His support for his adopted city was instrumental in the growth of the city. He was a member of a group of investors who bought land in the San Fernando Valley based on inside knowledge that the Los Angeles Aqueduct would soon irrigate it. In 1909 the Suburban Homes Company, a syndicate led by H. J. Whitley, general manager of the Board of Control, along with Harry Chandler, H. G. Otis, M. H. Sherman and O. F. Brandt purchased 48,000 acres of the Farming and Milling Company for $2,500,000.[10] Henry E. Huntington, extended his Pacific Electric Railway (Red Cars) through the Valley to Owensmouth (now Canoga Park). The Suburban Home Company laid out plans for roads and the towns of Van Nuys, Reseda (Marian) and Canoga Park (Owensmouth). The rural areas were annexed into the city of Los Angeles in 1915.[11][12]On April 2, 1915 H. J. Whitley purchased the Suburban Home Company so that he would have complete control for finishing the development.[13]

Otis and his son-in-law Harry Chandler and others formed the Colorado River Land Company, which bought land in the Mexicali Valley of Baja California at the turn of the twentieth century when Mexico's President Porfirio Díaz encouraged foreign investment to develop the country. The company weathered the Mexican Revolution (1910-1920), but the rich agricultural land held in foreign hands was expropriated by the Mexican government during its postrevolutionary land reform.[14]

On December 23, 1916, General Harrison Gray Otis, donated his spacious Wilshire Boulevard home across the street from MacArthur Park, known as the Bivouac, to Los Angeles County to be used “continuously and perpetually for the Arts and advancement of the Arts.” The Otis Art Institute of the Los Angeles Museum of History, Science, and Art eventually became Otis College of Art and Design. The home was torn down in the 1950s, but the school built new buildings and occupied the space until 1997. It is now the site of a public elementary school.[15]

He died on July 30, 1917 at the home of his son-in-law, Harry Chandler.[16]

See alsoEdit


  1. ^ a b c d e Biographical Sketches of Distinguished Officers of the Army and Navy, New York: L.R. Hamersly, 1905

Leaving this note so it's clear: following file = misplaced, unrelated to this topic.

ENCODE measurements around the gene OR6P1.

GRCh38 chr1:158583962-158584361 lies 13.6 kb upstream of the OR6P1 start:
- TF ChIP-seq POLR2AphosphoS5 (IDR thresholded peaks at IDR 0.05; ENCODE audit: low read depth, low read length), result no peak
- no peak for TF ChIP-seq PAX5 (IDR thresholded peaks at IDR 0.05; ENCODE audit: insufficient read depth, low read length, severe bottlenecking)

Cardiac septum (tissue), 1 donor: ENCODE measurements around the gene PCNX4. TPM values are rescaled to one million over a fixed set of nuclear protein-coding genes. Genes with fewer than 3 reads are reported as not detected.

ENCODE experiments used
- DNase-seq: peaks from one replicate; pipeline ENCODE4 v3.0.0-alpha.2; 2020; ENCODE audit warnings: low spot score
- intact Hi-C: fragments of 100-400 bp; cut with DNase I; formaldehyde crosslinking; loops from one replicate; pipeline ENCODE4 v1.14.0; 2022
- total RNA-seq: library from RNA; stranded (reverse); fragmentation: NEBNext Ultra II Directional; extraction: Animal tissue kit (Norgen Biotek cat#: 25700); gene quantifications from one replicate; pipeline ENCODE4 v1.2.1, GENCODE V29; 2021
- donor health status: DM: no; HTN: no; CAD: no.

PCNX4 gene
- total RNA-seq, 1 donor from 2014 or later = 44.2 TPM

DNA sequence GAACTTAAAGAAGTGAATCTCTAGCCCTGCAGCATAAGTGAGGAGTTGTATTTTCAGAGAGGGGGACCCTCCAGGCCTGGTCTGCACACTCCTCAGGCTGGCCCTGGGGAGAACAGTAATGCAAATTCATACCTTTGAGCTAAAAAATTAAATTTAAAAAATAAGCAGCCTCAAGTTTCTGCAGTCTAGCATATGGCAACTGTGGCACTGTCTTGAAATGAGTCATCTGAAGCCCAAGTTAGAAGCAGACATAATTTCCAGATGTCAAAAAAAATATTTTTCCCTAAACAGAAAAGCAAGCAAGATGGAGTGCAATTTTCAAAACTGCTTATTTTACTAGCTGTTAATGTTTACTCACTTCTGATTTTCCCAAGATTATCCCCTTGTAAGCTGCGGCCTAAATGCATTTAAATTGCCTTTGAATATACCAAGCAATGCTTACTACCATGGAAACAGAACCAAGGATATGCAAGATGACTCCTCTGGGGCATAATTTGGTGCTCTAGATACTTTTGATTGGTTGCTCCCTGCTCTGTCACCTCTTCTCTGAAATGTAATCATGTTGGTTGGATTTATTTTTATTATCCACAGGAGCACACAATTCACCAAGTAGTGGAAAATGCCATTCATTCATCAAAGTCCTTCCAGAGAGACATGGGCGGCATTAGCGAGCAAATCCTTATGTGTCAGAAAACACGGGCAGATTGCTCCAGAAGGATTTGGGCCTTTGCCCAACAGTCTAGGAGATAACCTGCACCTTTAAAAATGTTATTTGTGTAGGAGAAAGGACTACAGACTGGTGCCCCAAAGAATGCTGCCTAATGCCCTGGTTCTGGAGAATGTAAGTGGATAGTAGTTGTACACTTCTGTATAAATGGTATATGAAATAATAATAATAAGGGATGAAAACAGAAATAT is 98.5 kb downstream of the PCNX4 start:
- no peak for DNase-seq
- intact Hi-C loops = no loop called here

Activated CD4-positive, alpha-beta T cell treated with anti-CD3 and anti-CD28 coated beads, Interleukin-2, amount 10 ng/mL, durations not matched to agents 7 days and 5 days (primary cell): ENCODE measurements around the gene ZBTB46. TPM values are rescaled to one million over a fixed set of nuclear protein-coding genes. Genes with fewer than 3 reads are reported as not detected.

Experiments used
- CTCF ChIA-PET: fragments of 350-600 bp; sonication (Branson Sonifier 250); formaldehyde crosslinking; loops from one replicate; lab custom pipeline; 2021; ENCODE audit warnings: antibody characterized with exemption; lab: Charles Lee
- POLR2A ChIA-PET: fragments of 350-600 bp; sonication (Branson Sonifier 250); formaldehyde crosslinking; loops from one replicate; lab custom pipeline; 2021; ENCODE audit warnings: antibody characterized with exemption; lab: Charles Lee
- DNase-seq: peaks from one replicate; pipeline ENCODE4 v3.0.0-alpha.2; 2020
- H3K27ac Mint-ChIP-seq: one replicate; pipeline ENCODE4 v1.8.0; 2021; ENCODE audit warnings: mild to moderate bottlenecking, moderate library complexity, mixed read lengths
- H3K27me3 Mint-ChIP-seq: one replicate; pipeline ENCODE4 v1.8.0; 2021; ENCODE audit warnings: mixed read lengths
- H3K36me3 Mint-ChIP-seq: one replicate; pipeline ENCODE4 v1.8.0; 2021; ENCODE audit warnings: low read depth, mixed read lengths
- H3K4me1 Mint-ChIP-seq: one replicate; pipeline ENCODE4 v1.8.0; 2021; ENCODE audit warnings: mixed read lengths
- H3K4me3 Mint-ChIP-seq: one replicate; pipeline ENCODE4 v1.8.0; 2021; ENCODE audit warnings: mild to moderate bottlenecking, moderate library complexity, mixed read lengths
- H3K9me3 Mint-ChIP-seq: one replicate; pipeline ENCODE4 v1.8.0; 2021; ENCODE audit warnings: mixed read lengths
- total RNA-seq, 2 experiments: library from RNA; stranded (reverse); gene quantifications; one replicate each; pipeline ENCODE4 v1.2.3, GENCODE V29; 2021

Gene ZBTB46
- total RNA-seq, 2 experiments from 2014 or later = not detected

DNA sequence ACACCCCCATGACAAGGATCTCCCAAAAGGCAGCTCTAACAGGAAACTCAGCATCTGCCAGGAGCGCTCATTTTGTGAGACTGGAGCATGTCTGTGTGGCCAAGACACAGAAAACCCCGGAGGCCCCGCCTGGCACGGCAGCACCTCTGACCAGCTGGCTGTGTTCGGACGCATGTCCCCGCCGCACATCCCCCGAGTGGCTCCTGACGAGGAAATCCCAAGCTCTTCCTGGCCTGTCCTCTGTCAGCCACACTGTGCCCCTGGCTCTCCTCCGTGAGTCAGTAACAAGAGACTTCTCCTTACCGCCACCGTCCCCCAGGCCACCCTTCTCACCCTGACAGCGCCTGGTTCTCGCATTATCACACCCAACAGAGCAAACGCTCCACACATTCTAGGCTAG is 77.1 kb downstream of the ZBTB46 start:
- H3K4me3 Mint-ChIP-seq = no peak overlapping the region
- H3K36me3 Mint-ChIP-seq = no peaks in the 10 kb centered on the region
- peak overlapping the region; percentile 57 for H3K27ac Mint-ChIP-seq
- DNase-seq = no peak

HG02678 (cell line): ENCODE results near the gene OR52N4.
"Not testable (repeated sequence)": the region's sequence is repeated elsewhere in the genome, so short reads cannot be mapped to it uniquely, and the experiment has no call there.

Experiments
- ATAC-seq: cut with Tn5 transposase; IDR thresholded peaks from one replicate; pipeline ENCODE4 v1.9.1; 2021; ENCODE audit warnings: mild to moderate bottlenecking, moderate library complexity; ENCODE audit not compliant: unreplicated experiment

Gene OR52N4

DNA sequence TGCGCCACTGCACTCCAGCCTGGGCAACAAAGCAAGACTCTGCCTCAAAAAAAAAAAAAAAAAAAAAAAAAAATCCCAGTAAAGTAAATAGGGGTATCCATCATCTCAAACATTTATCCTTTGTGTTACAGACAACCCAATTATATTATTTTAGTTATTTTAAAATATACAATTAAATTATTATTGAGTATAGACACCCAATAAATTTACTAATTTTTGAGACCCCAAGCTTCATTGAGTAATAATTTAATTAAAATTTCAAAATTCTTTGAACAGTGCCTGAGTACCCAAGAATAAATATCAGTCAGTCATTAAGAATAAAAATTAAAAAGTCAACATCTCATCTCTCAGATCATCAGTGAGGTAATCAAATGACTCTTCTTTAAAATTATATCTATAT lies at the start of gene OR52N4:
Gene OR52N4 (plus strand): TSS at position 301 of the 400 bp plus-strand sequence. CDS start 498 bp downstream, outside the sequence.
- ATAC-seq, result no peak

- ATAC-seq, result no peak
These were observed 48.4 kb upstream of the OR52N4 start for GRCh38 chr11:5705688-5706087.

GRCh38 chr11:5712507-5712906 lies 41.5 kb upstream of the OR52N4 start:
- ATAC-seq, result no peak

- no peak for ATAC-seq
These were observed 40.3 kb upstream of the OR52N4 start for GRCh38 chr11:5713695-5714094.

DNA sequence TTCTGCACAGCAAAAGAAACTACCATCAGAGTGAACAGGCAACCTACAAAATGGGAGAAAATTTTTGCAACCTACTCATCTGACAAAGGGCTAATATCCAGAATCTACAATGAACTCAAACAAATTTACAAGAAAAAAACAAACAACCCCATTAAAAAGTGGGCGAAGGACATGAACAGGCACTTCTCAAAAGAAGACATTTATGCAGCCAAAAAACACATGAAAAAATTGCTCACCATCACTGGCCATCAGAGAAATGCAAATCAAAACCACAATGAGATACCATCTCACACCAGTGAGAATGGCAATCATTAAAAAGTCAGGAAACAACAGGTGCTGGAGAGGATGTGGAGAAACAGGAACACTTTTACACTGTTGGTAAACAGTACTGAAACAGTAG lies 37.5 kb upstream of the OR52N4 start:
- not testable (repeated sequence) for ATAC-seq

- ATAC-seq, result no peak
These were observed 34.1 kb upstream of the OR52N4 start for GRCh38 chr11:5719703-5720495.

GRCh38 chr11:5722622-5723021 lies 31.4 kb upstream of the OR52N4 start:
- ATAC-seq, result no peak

2. ^ "Eliza A Otis." Magazine of Poetry: A Quarterly Review. October 1892: 375. Print. Vol. IV No. 4.
  3. ^ Ed Ainsworth, "Pair Honored by Press Had Interwoven Careers," Los Angeles Times, December 3, 1961, page J-1 A library card is required to access this link.
  4. ^ "Bering Sea Controversy," Los Angeles Times, April 25, 1892, page 6 A library card is required to access this link.
  5. ^ "Business Announcement," Los Angeles Times, July 28, 1882, page 2 A library card is required to access this link.
  6. ^ "Fourteen Years of Progress," Los Angeles Times, December 4, 1895, page 9 A library card is required to access this link.
  7. ^ "Gen. Otis Presents Candid Statement," Los Angeles Times, September 9, 1914, page II-1A library card is required to access this link.
  8. ^ "Gen. Harrison Gray Otis Is Suddenly Called by Death," Los Angeles Times, July 31, 1917, page II-1A library card is required to access this link.
  9. ^ "The Memorial," Los Angeles Times, February 18, 1896, page 1 A library card is required to access this link.
  10. ^ Mulholland, Catherine. The Owensmouth Baby - The Making of the San Fernando Valley Santa Susana Press, California, 1987; p. 18-20.
  11. ^ George L. Henderson (1 February 2003). California and the Fictions of Capital. Temple University Press. p. 199. ISBN 978-1-59213-198-3. Retrieved 8 August 2012.
  12. ^ Judith R. Raftery (1992). Land of Fair Promise: Politics and Reform in Los Angeles Schools 1885 – 1941. Stanford University Press. p. 112. ISBN 978-0-8047-1930-8. Retrieved 7 May 2013.
  13. ^ Special Collections-URL UCLA Library, Retrieved December 20, 1990, box 7.
  14. ^ Dwyer, John J. The Agrarian Dispute: The Expropriation of American-Owned Rural Land in Postrevolutionary Mexico. Duham: Duke University Press 2008.
  15. ^ "A Glimpse of the Past". Otis College of Art and Design. Otis College of Art and Design. Retrieved 19 June 2018.
  16. ^ "Sudden Death Strikes Harrison Gray Otis. Owner of Los Angeles Times Noted for Hostility to Union Labor". New York Times. July 1, 1917. Retrieved 2010-08-05. General Harrison Gray Otis, president and general manager of The Los Angeles Times, died today at the home of his son-in-law, Harry Chandler.

External linksEdit